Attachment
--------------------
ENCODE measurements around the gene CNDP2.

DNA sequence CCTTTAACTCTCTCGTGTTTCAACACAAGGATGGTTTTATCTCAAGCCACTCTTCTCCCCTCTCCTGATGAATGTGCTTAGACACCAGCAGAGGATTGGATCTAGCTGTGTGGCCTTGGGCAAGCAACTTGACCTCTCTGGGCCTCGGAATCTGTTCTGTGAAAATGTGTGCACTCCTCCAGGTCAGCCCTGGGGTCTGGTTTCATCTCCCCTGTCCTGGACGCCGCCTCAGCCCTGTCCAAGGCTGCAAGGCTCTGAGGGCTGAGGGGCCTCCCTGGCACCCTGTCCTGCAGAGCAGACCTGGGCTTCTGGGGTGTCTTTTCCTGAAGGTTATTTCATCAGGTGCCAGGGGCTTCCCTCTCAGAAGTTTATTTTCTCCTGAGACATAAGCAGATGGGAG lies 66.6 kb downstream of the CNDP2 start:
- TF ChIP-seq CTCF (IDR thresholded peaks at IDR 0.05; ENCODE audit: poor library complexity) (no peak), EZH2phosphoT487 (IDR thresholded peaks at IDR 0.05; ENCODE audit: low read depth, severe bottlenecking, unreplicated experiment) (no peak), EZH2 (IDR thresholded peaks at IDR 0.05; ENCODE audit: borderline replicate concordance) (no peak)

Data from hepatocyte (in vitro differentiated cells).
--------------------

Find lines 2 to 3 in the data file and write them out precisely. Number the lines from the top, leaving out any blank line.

DNA sequence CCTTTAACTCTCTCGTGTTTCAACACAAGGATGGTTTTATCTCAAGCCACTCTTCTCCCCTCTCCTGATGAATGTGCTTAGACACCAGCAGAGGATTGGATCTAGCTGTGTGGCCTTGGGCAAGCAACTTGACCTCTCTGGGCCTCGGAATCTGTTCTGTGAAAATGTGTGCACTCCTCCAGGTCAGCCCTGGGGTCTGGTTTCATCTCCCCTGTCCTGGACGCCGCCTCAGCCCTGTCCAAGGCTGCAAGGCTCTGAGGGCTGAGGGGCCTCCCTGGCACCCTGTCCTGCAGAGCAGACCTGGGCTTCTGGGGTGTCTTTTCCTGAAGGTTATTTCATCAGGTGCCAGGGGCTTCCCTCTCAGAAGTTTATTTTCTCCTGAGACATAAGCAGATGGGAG lies 66.6 kb downstream of the CNDP2 start:
- TF ChIP-seq CTCF (IDR thresholded peaks at IDR 0.05; ENCODE audit: poor library complexity) (no peak), EZH2phosphoT487 (IDR thresholded peaks at IDR 0.05; ENCODE audit: low read depth, severe bottlenecking, unreplicated experiment) (no peak), EZH2 (IDR thresholded peaks at IDR 0.05; ENCODE audit: borderline replicate concordance) (no peak)